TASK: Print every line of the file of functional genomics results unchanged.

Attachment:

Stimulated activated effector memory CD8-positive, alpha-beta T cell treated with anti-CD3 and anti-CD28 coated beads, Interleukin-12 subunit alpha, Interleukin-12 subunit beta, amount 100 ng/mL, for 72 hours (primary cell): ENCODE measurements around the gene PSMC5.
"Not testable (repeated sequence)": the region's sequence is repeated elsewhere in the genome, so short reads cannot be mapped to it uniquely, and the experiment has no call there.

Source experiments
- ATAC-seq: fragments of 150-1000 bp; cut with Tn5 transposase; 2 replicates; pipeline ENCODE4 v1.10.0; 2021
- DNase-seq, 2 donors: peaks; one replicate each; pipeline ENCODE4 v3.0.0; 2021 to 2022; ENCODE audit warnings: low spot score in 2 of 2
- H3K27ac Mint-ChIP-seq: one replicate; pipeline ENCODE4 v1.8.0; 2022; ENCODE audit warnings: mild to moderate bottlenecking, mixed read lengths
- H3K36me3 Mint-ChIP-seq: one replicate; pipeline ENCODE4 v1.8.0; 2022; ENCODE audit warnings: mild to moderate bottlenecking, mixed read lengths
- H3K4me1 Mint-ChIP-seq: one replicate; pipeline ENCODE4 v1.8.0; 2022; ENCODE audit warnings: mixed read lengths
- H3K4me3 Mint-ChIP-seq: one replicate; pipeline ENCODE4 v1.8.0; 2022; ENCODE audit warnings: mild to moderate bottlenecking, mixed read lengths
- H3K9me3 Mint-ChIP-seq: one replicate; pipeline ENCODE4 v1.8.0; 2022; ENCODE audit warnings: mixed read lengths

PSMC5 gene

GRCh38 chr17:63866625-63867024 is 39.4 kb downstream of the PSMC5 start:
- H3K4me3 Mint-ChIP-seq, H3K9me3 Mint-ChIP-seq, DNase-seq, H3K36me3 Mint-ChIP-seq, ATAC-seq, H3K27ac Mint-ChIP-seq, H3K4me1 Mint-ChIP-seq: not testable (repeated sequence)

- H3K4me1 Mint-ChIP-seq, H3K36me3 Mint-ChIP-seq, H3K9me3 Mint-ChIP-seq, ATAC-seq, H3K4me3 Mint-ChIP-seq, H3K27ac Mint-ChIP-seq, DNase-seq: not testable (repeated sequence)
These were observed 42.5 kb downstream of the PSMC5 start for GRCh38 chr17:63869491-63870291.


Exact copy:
Stimulated activated effector memory CD8-positive, alpha-beta T cell treated with anti-CD3 and anti-CD28 coated beads, Interleukin-12 subunit alpha, Interleukin-12 subunit beta, amount 100 ng/mL, for 72 hours (primary cell): ENCODE measurements around the gene PSMC5.
"Not testable (repeated sequence)": the region's sequence is repeated elsewhere in the genome, so short reads cannot be mapped to it uniquely, and the experiment has no call there.

Source experiments
- ATAC-seq: fragments of 150-1000 bp; cut with Tn5 transposase; 2 replicates; pipeline ENCODE4 v1.10.0; 2021
- DNase-seq, 2 donors: peaks; one replicate each; pipeline ENCODE4 v3.0.0; 2021 to 2022; ENCODE audit warnings: low spot score in 2 of 2
- H3K27ac Mint-ChIP-seq: one replicate; pipeline ENCODE4 v1.8.0; 2022; ENCODE audit warnings: mild to moderate bottlenecking, mixed read lengths
- H3K36me3 Mint-ChIP-seq: one replicate; pipeline ENCODE4 v1.8.0; 2022; ENCODE audit warnings: mild to moderate bottlenecking, mixed read lengths
- H3K4me1 Mint-ChIP-seq: one replicate; pipeline ENCODE4 v1.8.0; 2022; ENCODE audit warnings: mixed read lengths
- H3K4me3 Mint-ChIP-seq: one replicate; pipeline ENCODE4 v1.8.0; 2022; ENCODE audit warnings: mild to moderate bottlenecking, mixed read lengths
- H3K9me3 Mint-ChIP-seq: one replicate; pipeline ENCODE4 v1.8.0; 2022; ENCODE audit warnings: mixed read lengths

PSMC5 gene

GRCh38 chr17:63866625-63867024 is 39.4 kb downstream of the PSMC5 start:
- H3K4me3 Mint-ChIP-seq, H3K9me3 Mint-ChIP-seq, DNase-seq, H3K36me3 Mint-ChIP-seq, ATAC-seq, H3K27ac Mint-ChIP-seq, H3K4me1 Mint-ChIP-seq: not testable (repeated sequence)

- H3K4me1 Mint-ChIP-seq, H3K36me3 Mint-ChIP-seq, H3K9me3 Mint-ChIP-seq, ATAC-seq, H3K4me3 Mint-ChIP-seq, H3K27ac Mint-ChIP-seq, DNase-seq: not testable (repeated sequence)
These were observed 42.5 kb downstream of the PSMC5 start for GRCh38 chr17:63869491-63870291.